At a time of unrelenting attacks on reproductive autonomy, the Food and Drug Administration’s decision on July 13 to approve a birth control pill for over-the-counter (OTC) use is an important advance toward providing people with tools to control their fertility. This includes preventing unwanted pregnancy. Having Opill, a safe, effective, easy-to-use birth control option available without a prescription is essential, because it so difficult for many people to get prescription birth control in the U.S.
As researchers and clinicians specializing in reproductive health care, we applaud the FDA for following the science and joining the more than 100 other countries, including Mexico and nations in most of South America, most of Central Asia and parts of Africa, that already allow people to buy birth control pills without a prescription. But how much the FDA decision will affect people’s ability to manage their reproductive lives in the U.S. will depend on what we and Opill’s maker, Perrigo, do to get these progestin-only pills into people’s hands when they are finally available, sometime in early 2024.
Our current health care system and the widespread stigma around sex create many barriers for people who want to avoid pregnancy. For some, the challenges in getting an appointment with a health care provider include the cost of a visit, a lack of insurance or an inability to take time off work. Being unable to see a clinician confidentially is another issue, particularly for minors or people in abusive or controlling relationships. The cost of a prescription can create another financial barrier. These barriers are even greater for those who face discrimination and judgment because of their racial or ethnic identity, sexuality, gender identity, disability, age, socioeconomic status or immigration status.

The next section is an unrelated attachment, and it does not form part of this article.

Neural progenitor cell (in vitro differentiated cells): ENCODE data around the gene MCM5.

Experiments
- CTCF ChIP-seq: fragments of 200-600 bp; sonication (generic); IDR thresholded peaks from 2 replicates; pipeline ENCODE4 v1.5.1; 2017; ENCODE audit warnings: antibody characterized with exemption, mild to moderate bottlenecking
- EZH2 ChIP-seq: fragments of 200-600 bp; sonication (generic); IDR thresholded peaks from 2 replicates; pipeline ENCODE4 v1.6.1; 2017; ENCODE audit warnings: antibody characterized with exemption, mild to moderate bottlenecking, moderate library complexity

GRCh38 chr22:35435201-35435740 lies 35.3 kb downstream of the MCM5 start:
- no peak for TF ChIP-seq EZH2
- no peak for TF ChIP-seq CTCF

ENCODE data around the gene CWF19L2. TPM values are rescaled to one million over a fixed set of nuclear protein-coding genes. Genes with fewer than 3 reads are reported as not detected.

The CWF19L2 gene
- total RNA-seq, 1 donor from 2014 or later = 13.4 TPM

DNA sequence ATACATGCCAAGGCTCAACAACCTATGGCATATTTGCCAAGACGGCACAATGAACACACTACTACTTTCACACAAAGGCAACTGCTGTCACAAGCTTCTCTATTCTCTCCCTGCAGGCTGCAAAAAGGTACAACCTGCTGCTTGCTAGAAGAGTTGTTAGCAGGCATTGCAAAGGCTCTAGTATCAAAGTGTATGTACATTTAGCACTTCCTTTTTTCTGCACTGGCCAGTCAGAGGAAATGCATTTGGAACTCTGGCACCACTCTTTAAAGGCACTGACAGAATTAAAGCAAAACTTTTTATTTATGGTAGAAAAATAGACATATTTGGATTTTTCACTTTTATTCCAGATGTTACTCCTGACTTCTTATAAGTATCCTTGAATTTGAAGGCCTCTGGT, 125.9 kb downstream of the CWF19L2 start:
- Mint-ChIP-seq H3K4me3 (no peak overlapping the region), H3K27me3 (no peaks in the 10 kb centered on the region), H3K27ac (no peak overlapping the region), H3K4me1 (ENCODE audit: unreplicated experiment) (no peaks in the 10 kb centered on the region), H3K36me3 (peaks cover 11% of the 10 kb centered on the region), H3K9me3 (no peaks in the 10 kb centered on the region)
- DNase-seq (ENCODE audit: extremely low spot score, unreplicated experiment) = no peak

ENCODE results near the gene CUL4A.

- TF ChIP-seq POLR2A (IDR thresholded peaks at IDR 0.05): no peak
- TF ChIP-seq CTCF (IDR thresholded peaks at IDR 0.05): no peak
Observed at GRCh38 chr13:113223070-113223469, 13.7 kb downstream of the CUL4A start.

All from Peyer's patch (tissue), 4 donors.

For example, youth report facing difficulties with scheduling appointments, a lack of transportation and stigma from parents and health care providers. In a national survey of young people, more than half reported that one or more of those barriers prevented them from getting birth control at all. Black and Latine people and those with low English proficiency also report being less likely to receive quality contraceptive counseling that focuses on their values and preferences. Black people specifically experience racism when receiving contraceptive care, including being pressured to use contraceptives. More than 50 percent of Black people in one study reported having had discriminatory experiences that reflected racialized stereotypes, such as being assumed to have multiple sexual partners. Transgender or nonbinary people who can become pregnant face discrimination and stigma and sometimes have health care providers who lack training in providing gender-inclusive care.
Having an over-the-counter birth control pill available removes many of these barriers for those wishing to prevent pregnancy. The approval of the OTC Opill is therefore a bright spot in an otherwise bleak landscape for reproductive autonomy in the U.S. It is not enough to merely have this medication approved, however, given the myriad barriers people face accessing and using any medication, including OTC medications. Government officials, health care systems and providers and advocates must make it easier to get Opill and any subsequent over-the-counter birth control options by making these medications affordable, easily available, simple to use and able to be dispensed without stigma or gatekeeping. This way we can ensure that all people in the U.S. who wish to can use this pregnancy prevention option.